If You Don’t Ruse, You Lose: A Simple Guide to Blending in While Breaking In 

Joseph Kingstone //

Are you assigned a physical penetration test and want to fly under the radar and meet all of your objectives like the elite hacker you are? Stick around and let’s go over a few things that might help you blend in or stay undetected. 

What is a Ruse? 

What is a ruse exactly? A ruse is a method used to outwit someone by deceiving them. A ruse may involve a deceptive plan, statement, or device used. The context we are using here is based on what you wear and how you appear. 


The best ruse might be the one you research. Look for these things: 

  • Local College or Pro Teams: 
    • What city or state is the assessment taking place? Get an idea of a subject that you could brush up on and talk about. Sports are a great icebreaker. 
  • Company ID Cards: 
    • Check a company’s social media. Figure out what ID cards look like and try to replicate one yourself using a Canon IVY or similar.
  • Company Events: 
    • Through a company’s site or social media, try to find picnics, unveiling ceremonies, fundraisers, or even softball games. These are all events you could find badges to replicate, clone, or tailgate your way in among the madness for easy access. 
  • Construction work 
    • Construction sites for a company often do not have things in place such as network access control (NAC) or monitoring. If your goal is network access, this may be your golden ticket. 
  • Locations 
    • What locations did the customer give you to penetrate and what is your goal exactly? It is always helpful to research the locations you are assigned to and also other sites you may find. Try to identify what kind of access controls there are or dress code for those locations (datacenters may be more relaxed than corporate headquarters). If you have trouble meeting your objectives, have an idea of other locations that may help you reach your objectives if communicated with the customer.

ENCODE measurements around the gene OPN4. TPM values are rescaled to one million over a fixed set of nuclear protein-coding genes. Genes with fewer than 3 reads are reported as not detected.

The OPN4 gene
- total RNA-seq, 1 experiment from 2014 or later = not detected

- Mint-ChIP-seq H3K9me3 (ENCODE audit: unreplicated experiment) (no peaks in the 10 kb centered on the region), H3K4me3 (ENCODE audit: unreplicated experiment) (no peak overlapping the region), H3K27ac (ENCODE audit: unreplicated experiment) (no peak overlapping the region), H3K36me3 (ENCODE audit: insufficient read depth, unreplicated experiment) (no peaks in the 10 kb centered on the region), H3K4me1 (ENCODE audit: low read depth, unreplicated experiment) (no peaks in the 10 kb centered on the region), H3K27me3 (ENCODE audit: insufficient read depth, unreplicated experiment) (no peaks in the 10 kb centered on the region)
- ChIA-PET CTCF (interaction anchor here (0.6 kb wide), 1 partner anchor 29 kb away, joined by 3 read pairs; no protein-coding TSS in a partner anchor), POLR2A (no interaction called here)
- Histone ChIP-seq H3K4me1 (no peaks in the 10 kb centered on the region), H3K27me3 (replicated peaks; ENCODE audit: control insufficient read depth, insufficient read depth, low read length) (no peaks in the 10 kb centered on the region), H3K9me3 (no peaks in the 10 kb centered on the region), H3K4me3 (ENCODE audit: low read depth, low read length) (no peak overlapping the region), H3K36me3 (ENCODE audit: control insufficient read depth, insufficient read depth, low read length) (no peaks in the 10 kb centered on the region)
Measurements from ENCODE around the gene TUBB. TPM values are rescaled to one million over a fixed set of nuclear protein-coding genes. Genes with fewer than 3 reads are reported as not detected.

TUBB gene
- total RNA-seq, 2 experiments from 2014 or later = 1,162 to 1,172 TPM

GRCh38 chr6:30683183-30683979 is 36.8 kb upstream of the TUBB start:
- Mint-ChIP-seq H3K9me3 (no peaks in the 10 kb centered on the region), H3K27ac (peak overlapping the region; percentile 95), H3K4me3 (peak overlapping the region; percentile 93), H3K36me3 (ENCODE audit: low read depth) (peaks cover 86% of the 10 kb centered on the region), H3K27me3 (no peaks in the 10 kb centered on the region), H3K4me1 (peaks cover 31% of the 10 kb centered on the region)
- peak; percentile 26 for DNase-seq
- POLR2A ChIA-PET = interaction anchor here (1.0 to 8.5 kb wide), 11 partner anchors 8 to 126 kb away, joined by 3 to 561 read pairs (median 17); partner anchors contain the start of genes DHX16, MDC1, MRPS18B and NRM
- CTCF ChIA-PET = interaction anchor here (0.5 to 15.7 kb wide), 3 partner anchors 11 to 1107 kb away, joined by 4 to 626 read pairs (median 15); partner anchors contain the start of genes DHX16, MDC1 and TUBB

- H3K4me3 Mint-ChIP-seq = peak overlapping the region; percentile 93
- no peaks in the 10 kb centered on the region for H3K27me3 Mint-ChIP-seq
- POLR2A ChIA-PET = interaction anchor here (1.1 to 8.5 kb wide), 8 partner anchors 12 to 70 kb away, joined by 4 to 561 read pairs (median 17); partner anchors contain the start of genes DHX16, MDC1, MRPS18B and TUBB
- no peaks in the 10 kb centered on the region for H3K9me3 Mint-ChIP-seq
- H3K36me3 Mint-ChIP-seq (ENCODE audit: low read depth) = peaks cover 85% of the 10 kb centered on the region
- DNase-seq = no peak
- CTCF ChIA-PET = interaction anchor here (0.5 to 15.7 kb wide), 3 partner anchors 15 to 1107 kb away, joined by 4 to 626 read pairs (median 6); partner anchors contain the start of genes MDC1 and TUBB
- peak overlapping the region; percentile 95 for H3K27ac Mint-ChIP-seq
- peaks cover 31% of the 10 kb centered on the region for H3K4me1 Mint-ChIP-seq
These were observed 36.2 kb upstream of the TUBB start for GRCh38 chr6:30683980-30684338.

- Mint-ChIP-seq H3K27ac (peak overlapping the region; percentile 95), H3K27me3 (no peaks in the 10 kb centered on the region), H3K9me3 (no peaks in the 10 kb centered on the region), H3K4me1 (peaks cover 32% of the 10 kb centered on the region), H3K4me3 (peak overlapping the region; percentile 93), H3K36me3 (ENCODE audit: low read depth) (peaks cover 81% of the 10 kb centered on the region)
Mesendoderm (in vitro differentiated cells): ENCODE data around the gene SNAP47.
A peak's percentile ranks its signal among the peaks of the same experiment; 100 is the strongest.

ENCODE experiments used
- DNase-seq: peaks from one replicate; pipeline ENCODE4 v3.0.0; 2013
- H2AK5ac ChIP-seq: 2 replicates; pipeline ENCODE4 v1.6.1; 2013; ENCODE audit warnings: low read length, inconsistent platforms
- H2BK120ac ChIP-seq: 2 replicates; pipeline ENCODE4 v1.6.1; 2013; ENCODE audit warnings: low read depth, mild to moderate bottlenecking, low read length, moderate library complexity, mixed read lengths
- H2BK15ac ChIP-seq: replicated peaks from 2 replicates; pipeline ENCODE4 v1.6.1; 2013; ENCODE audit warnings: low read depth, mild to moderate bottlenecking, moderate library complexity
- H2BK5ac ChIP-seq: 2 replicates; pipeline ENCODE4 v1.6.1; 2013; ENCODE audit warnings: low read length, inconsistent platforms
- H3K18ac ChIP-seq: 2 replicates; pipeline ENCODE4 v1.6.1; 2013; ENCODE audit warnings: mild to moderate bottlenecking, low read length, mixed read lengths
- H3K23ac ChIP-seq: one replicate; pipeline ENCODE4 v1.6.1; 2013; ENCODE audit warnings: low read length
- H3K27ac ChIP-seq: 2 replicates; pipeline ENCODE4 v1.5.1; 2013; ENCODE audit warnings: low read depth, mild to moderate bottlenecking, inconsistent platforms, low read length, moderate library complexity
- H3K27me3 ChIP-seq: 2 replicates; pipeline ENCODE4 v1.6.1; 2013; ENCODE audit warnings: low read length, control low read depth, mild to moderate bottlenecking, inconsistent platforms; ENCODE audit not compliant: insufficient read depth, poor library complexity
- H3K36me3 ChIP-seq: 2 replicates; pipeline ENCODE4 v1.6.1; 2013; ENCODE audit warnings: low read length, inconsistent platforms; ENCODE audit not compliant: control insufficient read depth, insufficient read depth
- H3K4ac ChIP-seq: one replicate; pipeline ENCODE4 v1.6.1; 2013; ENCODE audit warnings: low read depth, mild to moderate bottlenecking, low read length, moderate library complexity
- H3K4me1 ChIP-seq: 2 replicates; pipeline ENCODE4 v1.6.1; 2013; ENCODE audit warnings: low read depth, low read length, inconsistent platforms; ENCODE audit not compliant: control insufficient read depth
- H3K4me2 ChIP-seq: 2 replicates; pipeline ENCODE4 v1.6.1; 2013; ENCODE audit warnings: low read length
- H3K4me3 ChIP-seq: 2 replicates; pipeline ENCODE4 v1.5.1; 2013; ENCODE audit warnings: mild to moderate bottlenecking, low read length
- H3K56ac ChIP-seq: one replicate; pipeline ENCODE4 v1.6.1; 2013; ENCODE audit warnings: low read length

If you have seen any badges posted publicly from your adventures in OSINT above, try to replicate it. Also, try to mimic the badge placement on-site for your physical penetration test. Even if you aren’t able to clone or get legitimate badge access, a well-made counterfeit badge might let you tailgate right behind an actual employee. 


Security conscious employees got you down? Pretext may help. What is pretext? In this context, it’s as simple as having a story about why you are somewhere or even why you need to be somewhere. If you are in a networking closet, have a story about router upgrades. If you are in someone’s office after hours, you are fulfilling some janitorial duties. Matching your pretext with your ruse is recommended. 

Utility Worker 

The utility worker ruse is a fairly common ruse among penetration testers who perform physical security engagements. It’s not unusual to have a few industrial maintenance employees around keeping the facility running the way it should. Unfortunately, this ruse is also being seen by criminals who burglarize and steal packages off porches.

Security Guard 

Posing as a security guard is also a good ruse to work with. A few caveats: don’t act like a cop, you might have a bad time. Security guard ruses can work just fine; do some due diligence if you can. See if there are already security guards there. If there are, you might want to find an alternative ruse. 

IT Worker 

IT workers are never a bad idea. You can dress normally and have less eyes on you as opposed to a security guard or having people wonder what kind of work you are doing in your utility jacket and hard hat. An added bonus is that IT workers can slide right by with all your lockpicks, traveler hooks, tensioners, and drop boxes inside of a typical laptop case or backpack. 

Pregnancy Ruse 

Last but not least, a pregnancy ruse could also help you get into many places. People are often extra helpful in this situation. Although faux pregnancy bellies are not cheap, they are effective. 

Hopefully this gives you a few simple ideas to use or expand upon during your next physical security assessment. 

Check out another blog by Joseph about physical pentests: Tales From the Pick: Intro to Physical Security Tools

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